Throttle Calibration: The ESC needs to be tuned in to the servo tester and your throttle so that it knows what to do when you press the button. The procedure to do this is putlined in the attached manual but I will reiterate it here. Connect everything like you are ready to run. On the ESC ON/OFF Switch there is a button labeled 'SET', hold this button down while turning on the ESC then let it go. Then HOLD the throttle button until the esc beeps once (This programs in 'go' input). Then press the throttle button once briefly and let go and wait for two beeps (This programs the 'brake' input). Then do nothing and wait for 3 beeps (this programs the 'neutral' input). Then turn off the ESC and it will remember.
!!!!!UPDATE 5-14-16!!!!!!: Maytech just released a new ESC product. For about $40 more than the standard ESC listed below, this new ESC is also designed for use on skateboards but it has a higher voltage tolerance. This allows you to use up to a 12S battery which will give you greater speed and a cooler motor!
*Super ESC: Part No. MTES120A-SBEC
Step 14: 3D PRINTING & DEVELOPMENT PICS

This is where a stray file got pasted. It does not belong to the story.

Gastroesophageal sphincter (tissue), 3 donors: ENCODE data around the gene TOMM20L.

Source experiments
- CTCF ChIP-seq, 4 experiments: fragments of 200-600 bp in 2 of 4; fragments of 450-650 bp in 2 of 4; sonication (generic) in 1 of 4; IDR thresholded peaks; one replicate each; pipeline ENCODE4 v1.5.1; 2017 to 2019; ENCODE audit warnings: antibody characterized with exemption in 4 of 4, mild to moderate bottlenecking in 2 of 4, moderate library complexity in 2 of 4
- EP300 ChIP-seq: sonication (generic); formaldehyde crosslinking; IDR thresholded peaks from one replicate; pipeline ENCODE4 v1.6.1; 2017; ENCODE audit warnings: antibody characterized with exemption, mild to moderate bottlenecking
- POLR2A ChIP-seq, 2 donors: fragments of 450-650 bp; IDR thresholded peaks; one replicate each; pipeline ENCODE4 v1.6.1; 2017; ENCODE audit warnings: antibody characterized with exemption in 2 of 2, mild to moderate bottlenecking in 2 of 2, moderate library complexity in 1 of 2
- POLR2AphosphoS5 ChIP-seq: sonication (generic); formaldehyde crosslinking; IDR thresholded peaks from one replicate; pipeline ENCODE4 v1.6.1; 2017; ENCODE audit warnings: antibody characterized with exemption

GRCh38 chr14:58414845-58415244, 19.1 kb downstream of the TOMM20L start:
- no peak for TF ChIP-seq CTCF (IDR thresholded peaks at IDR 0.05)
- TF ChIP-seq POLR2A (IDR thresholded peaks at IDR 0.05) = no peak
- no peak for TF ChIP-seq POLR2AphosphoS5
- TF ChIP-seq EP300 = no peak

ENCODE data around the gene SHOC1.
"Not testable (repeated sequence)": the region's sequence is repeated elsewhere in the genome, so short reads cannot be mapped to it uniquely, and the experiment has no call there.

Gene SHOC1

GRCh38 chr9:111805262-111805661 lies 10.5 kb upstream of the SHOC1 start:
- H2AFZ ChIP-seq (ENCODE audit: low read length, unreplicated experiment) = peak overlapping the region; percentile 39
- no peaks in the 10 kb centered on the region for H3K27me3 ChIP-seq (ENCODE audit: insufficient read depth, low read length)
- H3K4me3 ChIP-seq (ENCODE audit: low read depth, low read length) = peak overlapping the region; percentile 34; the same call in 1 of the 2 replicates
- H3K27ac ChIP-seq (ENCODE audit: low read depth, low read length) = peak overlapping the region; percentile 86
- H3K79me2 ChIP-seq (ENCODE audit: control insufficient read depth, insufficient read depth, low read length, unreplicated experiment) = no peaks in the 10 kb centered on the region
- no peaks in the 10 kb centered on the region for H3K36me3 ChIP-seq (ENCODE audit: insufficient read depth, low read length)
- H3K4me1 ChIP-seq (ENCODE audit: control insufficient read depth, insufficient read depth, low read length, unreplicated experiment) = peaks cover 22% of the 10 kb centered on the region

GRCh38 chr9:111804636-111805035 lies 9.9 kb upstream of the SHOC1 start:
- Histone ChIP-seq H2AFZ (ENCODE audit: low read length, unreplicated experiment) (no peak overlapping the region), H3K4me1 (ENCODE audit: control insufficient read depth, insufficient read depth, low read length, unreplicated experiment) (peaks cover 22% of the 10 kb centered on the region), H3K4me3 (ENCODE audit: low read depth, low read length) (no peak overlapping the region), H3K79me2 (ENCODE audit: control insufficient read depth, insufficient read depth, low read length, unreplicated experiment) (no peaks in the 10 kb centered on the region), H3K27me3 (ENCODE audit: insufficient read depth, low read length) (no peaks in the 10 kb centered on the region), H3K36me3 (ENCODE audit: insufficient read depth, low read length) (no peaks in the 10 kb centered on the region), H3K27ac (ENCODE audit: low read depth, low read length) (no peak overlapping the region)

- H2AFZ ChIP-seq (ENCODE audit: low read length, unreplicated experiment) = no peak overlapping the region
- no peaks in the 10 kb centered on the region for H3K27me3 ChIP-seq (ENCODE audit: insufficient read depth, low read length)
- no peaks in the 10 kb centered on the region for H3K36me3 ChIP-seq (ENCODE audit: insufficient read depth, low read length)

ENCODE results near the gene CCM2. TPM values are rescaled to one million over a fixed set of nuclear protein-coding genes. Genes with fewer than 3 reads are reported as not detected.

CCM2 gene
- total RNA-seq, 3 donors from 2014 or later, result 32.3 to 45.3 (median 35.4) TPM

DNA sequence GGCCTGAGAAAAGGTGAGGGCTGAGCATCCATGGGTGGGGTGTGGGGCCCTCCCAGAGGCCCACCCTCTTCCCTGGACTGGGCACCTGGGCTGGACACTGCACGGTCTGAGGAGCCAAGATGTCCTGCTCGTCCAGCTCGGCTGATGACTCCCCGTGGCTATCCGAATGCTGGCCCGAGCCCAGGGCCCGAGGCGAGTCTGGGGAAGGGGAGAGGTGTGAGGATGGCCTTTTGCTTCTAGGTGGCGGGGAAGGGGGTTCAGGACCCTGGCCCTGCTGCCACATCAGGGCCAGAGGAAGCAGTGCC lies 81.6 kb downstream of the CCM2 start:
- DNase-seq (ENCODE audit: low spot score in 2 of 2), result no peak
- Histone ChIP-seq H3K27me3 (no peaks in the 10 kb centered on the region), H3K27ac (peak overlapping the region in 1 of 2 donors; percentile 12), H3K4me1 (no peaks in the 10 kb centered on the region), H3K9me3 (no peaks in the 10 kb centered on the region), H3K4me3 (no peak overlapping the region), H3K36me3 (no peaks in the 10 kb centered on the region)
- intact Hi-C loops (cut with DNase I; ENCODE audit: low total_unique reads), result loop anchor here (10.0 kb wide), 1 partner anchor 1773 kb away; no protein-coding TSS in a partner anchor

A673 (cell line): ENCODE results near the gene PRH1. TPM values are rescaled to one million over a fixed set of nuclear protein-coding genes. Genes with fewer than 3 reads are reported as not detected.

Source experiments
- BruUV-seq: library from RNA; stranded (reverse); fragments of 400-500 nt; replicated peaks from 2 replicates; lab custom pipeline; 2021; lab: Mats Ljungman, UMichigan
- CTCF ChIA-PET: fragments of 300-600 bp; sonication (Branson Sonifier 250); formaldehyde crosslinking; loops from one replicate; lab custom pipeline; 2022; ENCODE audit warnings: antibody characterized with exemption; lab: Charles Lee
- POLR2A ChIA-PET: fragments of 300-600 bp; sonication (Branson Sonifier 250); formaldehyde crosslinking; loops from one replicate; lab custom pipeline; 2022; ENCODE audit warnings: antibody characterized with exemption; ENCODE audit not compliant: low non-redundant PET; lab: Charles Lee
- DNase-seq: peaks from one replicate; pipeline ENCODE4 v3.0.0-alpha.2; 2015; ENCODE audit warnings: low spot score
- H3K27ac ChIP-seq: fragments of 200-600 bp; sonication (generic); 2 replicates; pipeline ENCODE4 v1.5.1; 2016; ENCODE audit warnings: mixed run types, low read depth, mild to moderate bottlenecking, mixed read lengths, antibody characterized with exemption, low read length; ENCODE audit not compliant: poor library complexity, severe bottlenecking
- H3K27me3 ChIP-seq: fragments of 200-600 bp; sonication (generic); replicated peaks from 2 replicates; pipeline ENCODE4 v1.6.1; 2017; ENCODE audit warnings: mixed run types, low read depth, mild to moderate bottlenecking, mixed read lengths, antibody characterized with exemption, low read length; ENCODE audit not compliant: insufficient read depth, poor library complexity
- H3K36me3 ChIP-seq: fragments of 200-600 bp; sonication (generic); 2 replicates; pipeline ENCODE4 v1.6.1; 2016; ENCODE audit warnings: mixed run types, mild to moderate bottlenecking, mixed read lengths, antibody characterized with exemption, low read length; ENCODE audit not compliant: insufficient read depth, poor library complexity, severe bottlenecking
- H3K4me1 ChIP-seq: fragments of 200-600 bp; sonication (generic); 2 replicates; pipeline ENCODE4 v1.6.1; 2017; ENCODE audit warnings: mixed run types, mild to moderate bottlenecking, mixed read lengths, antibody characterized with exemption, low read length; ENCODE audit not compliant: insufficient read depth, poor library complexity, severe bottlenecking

The use of 3D printed parts is key to this project because it eliminates the need for expensive custom machining. In fact, if you own a 3d printer then parts are quite cheap to make. (I made the BoosterPack with less than a single $25 spool of plastic.) It may come as a surprise, but the printed plastic parts are plenty strong enough for this application when made properly. I used ABS material with a minimum of 3 perimeters, rectilinear infill, and between 30-50% infill for all the parts. Also, 3D printing also allows you to make it any color you want!
Important Note: The 3D printed parts must be printed in the orientation that they appear when you load the files! 3D printed parts have a directional strength, like wood, and are stronger is certain orientations. Notice the images in this step to see what happens if you print parts in the wrong orientation. Additionally, different infill patterns have a significant effect on strength and I only recommend using the rectilinear infill pattern.
**Printing from PLA would also work, though ABS is recommended.
Step 15: MEASURING PERFORMANCE
Bicycles are the most energy efficient human powered vehicles and electric propulsion is the most efficient form of powered locomotion, so when you combine the two something awesome happens... Electric bikes are the most practical and environmentally friendly short range mode of transportation available!
To help quantify statements like that I did an experiment to measure the performance of the bike with and without the BoosterPack. I used a battery watt meter and my phone GPS with the "Runtastic" app to measure energy consumed, distance, & time while I rode my I rode my bike on the same course twice in succession. The first time like normal and the second time while boosting. Not only was the booster ride faster but I was less fatigued afterwards.